By applying machine learning, the Instagram algorithm literally learns from the behavior of its users to serve up more relevant content on their feeds instead of sharing content in chronological order. If you tend to like posts about cats from the cat lovers in your Instagram universe, Instagram shares more cats. If you tend to like posts from country music star Chris Stapleton’s account, you’re going to get more Chris Stapleton posts higher up in your feed. Meanwhile, accounts you follow passively without liking very much appear lower in your feed.

Here’s how Josh Constine of TechCrunch summarized the three main factors that determine what appears more prominently in your Instagram feed:

“Interest: How much Instagram predicts you’ll care about a post, with higher ranking for what matters to you, determined by past behavior on similar content and potentially machine vision analyzing the actual content of the post.

Recency: How recently the post was shared, with prioritization for timely posts over weeks-old ones.

Relationship: How close you are to the person who shared it, with higher ranking for people you’ve interacted with a lot in the past on Instagram, such as by commenting on their posts or being tagged together in photos.”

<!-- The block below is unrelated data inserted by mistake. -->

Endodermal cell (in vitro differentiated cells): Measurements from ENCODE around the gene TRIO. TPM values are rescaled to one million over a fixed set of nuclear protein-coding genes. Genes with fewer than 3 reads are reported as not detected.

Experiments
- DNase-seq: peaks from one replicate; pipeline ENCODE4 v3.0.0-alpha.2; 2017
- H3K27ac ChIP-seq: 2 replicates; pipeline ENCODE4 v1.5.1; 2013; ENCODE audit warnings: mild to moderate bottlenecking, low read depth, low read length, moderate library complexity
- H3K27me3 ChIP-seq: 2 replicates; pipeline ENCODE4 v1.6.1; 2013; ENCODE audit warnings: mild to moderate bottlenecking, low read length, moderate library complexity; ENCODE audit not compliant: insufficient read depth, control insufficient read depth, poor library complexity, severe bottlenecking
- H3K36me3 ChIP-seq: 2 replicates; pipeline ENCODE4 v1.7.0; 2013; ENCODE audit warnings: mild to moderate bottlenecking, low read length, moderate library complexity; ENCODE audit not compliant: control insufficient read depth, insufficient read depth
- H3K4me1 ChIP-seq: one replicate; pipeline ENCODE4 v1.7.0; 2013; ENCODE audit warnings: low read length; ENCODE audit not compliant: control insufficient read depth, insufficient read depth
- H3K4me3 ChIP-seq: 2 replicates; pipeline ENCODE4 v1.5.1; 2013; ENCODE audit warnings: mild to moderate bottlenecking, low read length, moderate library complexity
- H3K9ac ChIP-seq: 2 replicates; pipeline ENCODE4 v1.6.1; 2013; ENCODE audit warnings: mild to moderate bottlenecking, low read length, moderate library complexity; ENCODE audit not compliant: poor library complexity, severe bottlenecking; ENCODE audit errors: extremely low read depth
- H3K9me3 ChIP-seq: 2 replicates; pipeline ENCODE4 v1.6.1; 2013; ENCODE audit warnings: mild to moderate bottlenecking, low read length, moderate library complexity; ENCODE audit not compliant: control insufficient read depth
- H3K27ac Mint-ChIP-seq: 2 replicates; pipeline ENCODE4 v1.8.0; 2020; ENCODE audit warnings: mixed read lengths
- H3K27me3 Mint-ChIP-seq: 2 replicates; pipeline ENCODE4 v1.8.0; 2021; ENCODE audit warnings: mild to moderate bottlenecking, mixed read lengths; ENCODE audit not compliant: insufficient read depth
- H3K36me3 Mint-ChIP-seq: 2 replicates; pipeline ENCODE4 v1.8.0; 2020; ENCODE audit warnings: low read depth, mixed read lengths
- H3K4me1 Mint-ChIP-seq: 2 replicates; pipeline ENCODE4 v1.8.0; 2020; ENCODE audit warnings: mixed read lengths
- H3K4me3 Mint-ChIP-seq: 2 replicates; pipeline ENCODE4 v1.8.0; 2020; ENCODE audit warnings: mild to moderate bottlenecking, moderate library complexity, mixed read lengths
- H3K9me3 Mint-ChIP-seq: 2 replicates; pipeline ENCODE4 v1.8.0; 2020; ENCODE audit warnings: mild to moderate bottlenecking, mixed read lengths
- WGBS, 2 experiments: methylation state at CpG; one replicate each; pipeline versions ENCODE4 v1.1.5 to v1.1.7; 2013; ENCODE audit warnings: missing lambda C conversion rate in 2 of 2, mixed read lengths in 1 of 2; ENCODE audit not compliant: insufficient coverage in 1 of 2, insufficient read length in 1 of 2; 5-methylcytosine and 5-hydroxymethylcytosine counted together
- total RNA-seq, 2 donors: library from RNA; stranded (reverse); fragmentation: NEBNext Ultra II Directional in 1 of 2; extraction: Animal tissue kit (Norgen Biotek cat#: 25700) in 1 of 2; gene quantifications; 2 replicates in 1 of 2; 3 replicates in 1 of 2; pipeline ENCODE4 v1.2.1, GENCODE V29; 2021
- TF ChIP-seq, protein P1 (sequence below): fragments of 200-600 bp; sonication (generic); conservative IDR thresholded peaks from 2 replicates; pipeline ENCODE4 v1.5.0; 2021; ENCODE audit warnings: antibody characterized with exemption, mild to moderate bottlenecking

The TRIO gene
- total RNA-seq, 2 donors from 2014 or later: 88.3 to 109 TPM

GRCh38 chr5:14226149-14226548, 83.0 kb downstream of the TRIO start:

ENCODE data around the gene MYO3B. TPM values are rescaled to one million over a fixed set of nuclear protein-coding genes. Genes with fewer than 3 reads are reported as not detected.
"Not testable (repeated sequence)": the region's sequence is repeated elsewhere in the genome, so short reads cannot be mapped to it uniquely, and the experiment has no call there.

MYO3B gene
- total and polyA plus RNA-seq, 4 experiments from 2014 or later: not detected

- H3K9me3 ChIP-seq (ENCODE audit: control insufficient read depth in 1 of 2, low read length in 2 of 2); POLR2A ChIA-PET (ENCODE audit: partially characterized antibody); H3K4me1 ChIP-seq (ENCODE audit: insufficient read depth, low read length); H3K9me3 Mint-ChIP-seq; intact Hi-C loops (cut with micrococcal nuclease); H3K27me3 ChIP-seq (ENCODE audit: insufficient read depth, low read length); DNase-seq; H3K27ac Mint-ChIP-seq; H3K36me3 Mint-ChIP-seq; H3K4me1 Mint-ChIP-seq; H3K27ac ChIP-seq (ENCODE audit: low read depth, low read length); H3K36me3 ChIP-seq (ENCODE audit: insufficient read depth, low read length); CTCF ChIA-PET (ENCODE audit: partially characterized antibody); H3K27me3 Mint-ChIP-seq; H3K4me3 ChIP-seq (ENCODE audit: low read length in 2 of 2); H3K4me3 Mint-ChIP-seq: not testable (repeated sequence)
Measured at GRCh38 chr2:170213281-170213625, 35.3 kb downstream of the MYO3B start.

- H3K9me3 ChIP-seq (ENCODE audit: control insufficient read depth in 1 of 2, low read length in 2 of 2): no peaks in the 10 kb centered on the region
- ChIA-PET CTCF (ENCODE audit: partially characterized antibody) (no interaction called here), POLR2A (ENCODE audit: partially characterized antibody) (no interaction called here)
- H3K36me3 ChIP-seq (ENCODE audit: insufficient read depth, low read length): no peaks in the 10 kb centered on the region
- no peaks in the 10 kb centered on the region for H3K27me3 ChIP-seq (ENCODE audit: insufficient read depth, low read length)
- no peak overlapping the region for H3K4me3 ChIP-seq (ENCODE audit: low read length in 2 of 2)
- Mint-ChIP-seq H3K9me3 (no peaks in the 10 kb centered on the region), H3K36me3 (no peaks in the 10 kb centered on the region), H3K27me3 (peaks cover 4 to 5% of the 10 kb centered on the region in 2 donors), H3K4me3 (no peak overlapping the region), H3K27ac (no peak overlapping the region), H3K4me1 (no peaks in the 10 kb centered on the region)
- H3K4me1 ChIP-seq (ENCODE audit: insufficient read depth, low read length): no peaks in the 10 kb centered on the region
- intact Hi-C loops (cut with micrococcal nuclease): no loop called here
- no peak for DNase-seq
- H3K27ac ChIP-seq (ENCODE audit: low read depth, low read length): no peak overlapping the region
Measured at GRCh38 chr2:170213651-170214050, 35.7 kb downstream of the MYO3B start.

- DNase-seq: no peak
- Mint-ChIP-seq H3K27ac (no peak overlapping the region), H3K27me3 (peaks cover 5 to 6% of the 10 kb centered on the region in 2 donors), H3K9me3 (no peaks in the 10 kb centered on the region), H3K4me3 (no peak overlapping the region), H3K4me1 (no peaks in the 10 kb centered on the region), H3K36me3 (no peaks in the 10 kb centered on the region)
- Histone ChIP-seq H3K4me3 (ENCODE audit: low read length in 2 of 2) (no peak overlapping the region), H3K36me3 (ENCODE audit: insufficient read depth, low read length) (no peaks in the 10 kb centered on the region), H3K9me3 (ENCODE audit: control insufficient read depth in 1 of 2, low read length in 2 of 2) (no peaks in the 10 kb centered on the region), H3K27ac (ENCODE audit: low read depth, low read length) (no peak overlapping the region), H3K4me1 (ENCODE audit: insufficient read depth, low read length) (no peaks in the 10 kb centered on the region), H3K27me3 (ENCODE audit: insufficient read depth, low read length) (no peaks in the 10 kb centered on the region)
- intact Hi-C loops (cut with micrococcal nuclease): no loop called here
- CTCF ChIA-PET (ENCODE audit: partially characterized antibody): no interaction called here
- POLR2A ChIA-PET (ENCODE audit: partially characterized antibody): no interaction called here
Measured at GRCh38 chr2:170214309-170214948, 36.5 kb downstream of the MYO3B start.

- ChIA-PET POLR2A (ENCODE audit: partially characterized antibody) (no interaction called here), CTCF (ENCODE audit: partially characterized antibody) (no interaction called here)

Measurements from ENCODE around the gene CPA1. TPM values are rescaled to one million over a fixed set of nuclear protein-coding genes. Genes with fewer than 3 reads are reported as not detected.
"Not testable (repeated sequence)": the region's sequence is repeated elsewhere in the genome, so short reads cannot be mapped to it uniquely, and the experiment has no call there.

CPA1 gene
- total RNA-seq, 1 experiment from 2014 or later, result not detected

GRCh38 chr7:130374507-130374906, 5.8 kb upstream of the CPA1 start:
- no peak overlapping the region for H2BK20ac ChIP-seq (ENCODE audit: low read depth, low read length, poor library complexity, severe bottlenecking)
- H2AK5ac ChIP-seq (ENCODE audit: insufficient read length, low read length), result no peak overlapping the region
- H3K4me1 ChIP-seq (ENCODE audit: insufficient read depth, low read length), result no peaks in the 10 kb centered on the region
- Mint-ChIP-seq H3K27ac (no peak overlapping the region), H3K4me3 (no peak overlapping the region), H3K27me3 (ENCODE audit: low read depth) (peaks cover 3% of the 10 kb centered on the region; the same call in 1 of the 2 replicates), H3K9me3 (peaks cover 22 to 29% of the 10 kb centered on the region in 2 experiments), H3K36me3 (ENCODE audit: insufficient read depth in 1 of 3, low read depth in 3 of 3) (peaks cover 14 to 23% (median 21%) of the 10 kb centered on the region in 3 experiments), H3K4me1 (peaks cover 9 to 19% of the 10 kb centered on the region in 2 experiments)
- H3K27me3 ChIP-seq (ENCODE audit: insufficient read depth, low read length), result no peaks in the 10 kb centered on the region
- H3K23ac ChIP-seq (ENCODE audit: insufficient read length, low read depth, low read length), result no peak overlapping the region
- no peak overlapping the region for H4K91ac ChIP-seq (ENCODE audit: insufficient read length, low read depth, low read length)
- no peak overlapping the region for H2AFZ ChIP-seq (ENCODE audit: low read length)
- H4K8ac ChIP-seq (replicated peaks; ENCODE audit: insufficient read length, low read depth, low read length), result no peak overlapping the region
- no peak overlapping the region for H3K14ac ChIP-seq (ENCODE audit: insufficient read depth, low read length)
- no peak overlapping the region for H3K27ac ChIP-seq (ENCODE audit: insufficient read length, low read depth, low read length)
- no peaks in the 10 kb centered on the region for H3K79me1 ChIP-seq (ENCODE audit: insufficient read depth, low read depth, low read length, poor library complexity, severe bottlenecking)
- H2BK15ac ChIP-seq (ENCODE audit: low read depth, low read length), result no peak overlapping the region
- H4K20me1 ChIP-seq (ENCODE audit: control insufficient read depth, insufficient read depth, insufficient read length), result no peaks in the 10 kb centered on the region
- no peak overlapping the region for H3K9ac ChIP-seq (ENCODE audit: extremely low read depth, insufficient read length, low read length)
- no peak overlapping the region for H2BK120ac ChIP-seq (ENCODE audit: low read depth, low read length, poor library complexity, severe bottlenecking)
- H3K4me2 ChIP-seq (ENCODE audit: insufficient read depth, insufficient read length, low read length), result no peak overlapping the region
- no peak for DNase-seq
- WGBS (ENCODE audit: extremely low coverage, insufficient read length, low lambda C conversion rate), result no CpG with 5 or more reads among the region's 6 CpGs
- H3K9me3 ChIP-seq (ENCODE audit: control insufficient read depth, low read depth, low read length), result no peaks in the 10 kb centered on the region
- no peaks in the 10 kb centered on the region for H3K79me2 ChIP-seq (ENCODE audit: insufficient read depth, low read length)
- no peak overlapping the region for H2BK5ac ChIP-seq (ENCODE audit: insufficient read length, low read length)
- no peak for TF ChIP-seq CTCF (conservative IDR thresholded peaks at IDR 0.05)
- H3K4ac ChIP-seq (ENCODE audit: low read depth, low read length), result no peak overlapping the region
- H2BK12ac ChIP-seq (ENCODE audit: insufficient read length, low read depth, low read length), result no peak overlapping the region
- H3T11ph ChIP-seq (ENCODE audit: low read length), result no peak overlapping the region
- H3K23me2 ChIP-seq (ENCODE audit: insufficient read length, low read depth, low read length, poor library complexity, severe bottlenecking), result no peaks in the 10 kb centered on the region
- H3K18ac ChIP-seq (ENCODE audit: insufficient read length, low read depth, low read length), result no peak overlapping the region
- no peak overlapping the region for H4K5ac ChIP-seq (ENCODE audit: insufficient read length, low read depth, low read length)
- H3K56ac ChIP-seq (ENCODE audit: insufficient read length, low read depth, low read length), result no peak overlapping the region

This change is especially great news for media/entertainment brands, such as accounts that support musicians and movie releases, which tend to create stronger, more loyal fan followings than brands in other businesses. Selena Gomez, who enjoys 138 million followers, is going to become an even more dominant force. Media brands such as National Geographic, and sports brands such as FC Barcelona and the NBA, which also enjoy millions of followers, are also likely enjoying an uptick in popularity.

But you don’t have to be a sports or media brand to capitalize on Instagram’s algorithm. The key is to create engagement by posting great visual content and by getting fans involved with your page. It’s also important to post often, for as TechCrunch noted, Instagram is placing a higher priority on more timely content.

The algorithm change may also convince more brands to work through personal influencers with large followings given the increased focus on content from accounts where Instagram perceives a closer relationship with followers.

It’s absolutely a bad idea to post content just to keep the lights on. Instagram is pushing less interesting content out of the way in favor of brands and people who work harder to make Instagram more interesting, including the use of tools such as looping Boomerangs and engaging written calls to action to go with your visuals.

For more insight on how to succeed on Instagram, contact us. We’re here to help.